That '70s beau
Disco icon Cerrone woos a new generation of fans.
Thu Nov 16 2006
In the annals of dance-music history, few names enjoy more prominence than Jean-Marc Cerrone’s. After toiling as a bandleader at various Club Meds and performing in the group Kongas in his teens, the Paris-born drummer (who professionally goes by his last name only) helped to muscle the string-soaked, thumping beats of European disco into existence via lush worldwide hits such as 1976’s “Love in C Minor” and the following year’s “Cerrone’s Paradise.” (The record sleeves, featuring a libertine Cerrone cavorting with naked gamines, probably didn’t hurt sales.) But it was 1978’s “Supernature,” a synth-led track cowritten with Lene Lovich—just before the new-wave diva scored big with “Lucky Number”—that became his biggest hit; the song is often credited with setting the template for much of the techno and electro-house that rock clubs today. The Recall label has just released a mix-CD of Cerrone hits, Cerrone by Bob Sinclar, in the States (the compilation came out in Europe in 2001). In the midst of planning a massive , multistage disco party set for NYC on October 7 of next year, the ebullient polyester-age survivor, 54, took time out to talk to TONY about his signature sound.
When you first started, the kind of disco you became known for didn’t even exist. How did you come up with your style?
It’s very simple. First, I am a drummer, so of course I would put the drums right in the front of the mix. Second, I was big fan of stuff like [Barry White’s] Love Unlimited Orchestra—I love all those strings. Third, I was making music for the discotheque, which to me means one thing: sex. I put all those things together and—voil!—that became my sound.
But “Supernature,” with its arpeggiated synth and apocalyptic lyrics, was almost the polar opposite of the music you had been making.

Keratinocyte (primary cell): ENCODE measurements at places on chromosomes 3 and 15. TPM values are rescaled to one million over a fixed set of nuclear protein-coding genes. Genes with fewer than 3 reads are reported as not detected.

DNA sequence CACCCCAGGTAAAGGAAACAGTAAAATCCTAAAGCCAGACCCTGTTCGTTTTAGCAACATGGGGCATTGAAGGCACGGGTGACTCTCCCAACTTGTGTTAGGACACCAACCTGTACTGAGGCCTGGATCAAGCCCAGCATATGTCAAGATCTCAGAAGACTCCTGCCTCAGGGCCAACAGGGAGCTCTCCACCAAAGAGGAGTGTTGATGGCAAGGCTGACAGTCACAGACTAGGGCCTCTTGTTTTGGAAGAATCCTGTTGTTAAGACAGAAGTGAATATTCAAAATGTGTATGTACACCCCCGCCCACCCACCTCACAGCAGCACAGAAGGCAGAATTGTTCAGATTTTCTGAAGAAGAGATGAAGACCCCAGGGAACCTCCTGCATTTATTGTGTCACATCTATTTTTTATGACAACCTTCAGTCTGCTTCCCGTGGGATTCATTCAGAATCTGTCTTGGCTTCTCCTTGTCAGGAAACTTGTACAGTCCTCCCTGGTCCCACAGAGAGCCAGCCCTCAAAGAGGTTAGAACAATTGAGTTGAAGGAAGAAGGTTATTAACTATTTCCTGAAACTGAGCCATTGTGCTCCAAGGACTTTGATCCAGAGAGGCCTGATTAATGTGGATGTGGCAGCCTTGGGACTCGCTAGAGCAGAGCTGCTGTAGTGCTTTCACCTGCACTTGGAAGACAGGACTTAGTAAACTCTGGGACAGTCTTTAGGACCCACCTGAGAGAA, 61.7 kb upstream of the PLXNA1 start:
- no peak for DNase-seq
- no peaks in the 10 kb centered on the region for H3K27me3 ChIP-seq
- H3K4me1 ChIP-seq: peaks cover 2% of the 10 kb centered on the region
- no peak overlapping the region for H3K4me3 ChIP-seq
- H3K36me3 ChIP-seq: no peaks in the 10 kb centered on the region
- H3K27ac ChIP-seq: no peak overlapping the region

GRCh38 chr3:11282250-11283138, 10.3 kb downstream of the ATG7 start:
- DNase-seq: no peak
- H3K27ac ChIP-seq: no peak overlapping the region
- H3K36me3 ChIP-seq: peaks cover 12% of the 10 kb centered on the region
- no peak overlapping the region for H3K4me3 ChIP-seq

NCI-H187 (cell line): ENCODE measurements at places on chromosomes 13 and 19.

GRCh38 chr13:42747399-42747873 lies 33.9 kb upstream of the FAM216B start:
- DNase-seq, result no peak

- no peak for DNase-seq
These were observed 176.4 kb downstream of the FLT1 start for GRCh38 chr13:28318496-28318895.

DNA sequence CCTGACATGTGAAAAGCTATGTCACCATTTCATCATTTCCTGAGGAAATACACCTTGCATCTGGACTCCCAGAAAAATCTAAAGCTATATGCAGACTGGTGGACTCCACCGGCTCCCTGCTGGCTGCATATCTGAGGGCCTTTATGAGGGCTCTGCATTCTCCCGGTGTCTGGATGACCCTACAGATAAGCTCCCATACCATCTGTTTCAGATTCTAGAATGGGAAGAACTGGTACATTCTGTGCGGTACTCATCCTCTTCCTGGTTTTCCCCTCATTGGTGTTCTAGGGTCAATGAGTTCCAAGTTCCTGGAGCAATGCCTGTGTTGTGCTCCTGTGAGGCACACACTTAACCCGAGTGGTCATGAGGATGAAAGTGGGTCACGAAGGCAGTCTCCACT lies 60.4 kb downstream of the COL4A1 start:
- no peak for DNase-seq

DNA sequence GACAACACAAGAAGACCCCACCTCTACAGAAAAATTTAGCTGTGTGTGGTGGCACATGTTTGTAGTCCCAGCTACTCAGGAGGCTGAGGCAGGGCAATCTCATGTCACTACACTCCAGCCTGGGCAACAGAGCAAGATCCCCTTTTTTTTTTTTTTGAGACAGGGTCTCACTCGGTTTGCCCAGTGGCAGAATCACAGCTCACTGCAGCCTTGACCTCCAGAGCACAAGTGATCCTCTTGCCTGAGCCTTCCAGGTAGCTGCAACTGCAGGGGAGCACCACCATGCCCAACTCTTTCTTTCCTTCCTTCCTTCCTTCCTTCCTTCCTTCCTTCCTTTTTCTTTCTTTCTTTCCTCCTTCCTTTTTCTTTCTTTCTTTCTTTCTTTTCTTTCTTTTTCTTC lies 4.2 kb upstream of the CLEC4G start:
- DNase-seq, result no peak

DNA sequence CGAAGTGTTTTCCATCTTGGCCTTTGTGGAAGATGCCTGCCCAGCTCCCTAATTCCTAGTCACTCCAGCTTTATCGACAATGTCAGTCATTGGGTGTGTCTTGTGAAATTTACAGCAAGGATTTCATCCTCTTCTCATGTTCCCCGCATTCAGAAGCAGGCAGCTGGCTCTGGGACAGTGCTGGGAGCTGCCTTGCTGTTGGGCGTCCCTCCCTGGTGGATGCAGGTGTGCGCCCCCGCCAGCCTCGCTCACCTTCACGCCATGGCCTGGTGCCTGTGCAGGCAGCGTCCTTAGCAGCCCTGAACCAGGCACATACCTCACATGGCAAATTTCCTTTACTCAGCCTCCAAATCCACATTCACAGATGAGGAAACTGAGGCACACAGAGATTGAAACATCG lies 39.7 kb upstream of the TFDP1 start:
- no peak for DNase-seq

We had gotten this machine, a synthesizer, that nobody knew how to use. I didn’t even know how to say synthesizer! I turned it on and got that electronic da-da-da-da-da sound, and couldn’t make it stop. So I kept that and started playing with the notes, and I thought, Hmm, this is great! I had just met Lene Lovich, who was just as crazy as she looks; she heard the track and said “Wow!” I asked her to put some lyrics with punk energy in it, a little dark, and she came up with it really quick. When I told the record company that “Supernature” was going to be my new single, they thought I was crazy. Of course, when it sold eight million copies, they said I was a genius.
Why did you choose Bob Sinclar to put together the mix-CD?
In 1999 or so, he called me to get permission to use some samples for a track he was making, and I of course said okay. The song he made, “I Feel For You,” was a massive smash in Europe. Of course, I immediately turned into a huge Sinclar fan!
A little later, he said he wanted to work with me on making music, but since the mid-’80s, I’ve been focusing on producing big events rather than on creating music. However, at the same time, some record companies were pressuring me to put out some kind of retrospective, and so I said, “Okay, you—Bob Sinclar—can do this mix-CD for me.” And he made it very well, I must say. It’s sold over a million copies in Europe! And now there’s a lot of demand for me to play live, which was something I hadn’t really done much for 20 years.
Sinclar, with his playboy persona, is very much a modern version of you.
He always used say to the press, “I am the spiritual son of Cerrone!” And Sinclar, or at least his image, is quite a bit like the way I was. By the time I was 24, I had already sold millions of records and really was not prepared for everything that comes with that, so I can’t say I’ve never done some stupid things in my time; I was a bit of a jet-setter, I admit. But I’m still here; I know who I am and what I do, so I guess it came out okay.
Cerrone by Bob Sinclar (Recall) is out now.